LIHU‘E — On the last day of National Police Week, Kaua‘i Police Department officers and staff came together to teach the community what police work is all about.
“I think they need to make people aware of what they do. A lot of it is behind the scenes,” said Dawn Wooten, who helps run the Police Explorers Program.
The Explorers was one of a handful of police and public safety booths set up at Kukui Grove Center on Saturday. Police also provided tours of their Incident Command Vehicle and showcased other equipment. A KPD dog handler also attended.
Intended for teens and young adults from 14 to 21 years old, the Explorers program is part police recruitment and part character building, according to KPD officer Darla Abbatiello.
“They learn to be respectful and professional,” said Abbatiello, who is the police adviser for the Explorers. “Those characteristics make for a good police officer … a good person anyway. That’s what is needed in our society.”
Explorer Tiana Victorino, 16, has been part of the program for a year.
“I always wanted to be a police officer. My grandfather was one, my dad was one,” she said. “So when I heard of this opportunity, I was like ‘Whoa, y’know, I’ve got to do this.’”
Through the Explorers, Victorino said she’s helped police with traffic control and keiki ID, learned about drug abuse, crime prevention and emergency preparedness. They all learn CPR and first aid.
“It’s for them to become police officers,” Wooten said. “That’s the goal.”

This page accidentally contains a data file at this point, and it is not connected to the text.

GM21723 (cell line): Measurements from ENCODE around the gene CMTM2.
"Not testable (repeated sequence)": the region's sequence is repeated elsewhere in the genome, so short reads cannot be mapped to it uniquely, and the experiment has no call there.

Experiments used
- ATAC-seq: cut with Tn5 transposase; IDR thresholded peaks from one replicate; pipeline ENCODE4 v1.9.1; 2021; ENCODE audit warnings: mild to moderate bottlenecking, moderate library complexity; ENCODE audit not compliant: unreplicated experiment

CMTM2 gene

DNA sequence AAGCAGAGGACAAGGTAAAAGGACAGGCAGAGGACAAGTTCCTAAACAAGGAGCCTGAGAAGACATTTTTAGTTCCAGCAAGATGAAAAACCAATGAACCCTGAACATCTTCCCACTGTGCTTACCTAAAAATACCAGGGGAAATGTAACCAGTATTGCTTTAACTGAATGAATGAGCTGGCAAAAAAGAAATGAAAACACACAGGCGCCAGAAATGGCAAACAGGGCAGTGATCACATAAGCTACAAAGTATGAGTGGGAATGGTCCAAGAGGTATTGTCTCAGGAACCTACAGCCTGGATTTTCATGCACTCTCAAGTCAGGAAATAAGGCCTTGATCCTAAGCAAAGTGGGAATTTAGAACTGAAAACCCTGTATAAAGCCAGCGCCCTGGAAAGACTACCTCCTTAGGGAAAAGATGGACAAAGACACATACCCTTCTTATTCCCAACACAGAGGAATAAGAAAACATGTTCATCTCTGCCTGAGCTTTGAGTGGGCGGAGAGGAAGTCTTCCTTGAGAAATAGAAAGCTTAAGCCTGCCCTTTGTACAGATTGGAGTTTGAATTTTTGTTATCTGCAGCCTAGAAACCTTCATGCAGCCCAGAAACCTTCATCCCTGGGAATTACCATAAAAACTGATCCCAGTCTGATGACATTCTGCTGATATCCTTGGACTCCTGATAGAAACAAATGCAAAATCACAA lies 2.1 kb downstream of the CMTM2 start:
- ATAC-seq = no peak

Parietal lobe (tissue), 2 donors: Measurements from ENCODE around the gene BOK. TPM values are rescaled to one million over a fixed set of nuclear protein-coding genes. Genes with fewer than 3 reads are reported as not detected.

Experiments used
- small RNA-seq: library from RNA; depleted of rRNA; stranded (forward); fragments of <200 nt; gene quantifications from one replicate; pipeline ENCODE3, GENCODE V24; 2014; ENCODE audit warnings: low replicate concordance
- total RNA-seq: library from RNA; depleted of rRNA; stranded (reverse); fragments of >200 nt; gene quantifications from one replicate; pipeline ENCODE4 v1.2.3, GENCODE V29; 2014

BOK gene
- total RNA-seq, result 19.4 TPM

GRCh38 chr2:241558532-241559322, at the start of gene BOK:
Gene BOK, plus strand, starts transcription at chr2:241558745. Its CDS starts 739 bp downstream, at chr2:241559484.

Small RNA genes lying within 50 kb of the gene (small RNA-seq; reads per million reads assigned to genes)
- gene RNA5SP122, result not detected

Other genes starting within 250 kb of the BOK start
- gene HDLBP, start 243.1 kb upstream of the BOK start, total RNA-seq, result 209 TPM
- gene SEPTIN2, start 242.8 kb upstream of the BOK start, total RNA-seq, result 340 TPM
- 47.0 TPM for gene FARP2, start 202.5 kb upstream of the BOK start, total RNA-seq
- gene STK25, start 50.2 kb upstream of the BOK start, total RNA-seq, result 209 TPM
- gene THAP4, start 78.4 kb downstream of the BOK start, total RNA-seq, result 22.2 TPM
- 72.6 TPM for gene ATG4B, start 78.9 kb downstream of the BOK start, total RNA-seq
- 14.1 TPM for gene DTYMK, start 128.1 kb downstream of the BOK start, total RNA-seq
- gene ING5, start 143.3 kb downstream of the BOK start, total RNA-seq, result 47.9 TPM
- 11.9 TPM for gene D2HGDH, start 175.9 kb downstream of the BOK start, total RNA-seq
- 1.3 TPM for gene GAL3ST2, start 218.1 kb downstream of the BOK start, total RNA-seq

At least two from the program went on to become KPD officers, Abbatiello said.
Standing near another booth, Kaua‘i Police Chief Darryl Perry said this year’s National Police Week is dedicated to supporting the Hawai‘i Law Enforcement Memorial Foundation, which plans to erect a monument to pay tribute to fallen officers. National Police Week started in 1962 following a resolution by President John F. Kennedy.
“When I got here, I made sure we did recognize our fallen officers,” Perry said, adding that he has known his share from the Honolulu Police Department. “It has a personal significance … the families should all be remembered.”
The Police Week event, he said, honors those men by showing how they lived, in addition to showing the public that there is a face and a personality behind an officer’s badge.
“We are a part of the community,” Perry said.
Such outreach could also assist in recruiting new officers — an important goal for the department. At a recent budget presentation, KPD revealed it has 18 funded yet vacant positions among its ranks.
Although KPD has no reported police deaths in the line of duty, Perry is researching a 1924 incident that could be added to the Memorial Foundation’s list. Four sheriff’s deputies were killed in the line of duty during a labor dispute that resulted in the kidnapping of two men.
• Jessica Musicar, staff writer, can be reached at 245-3681 (ext. 224) or by e-mailing firstname.lastname@example.org.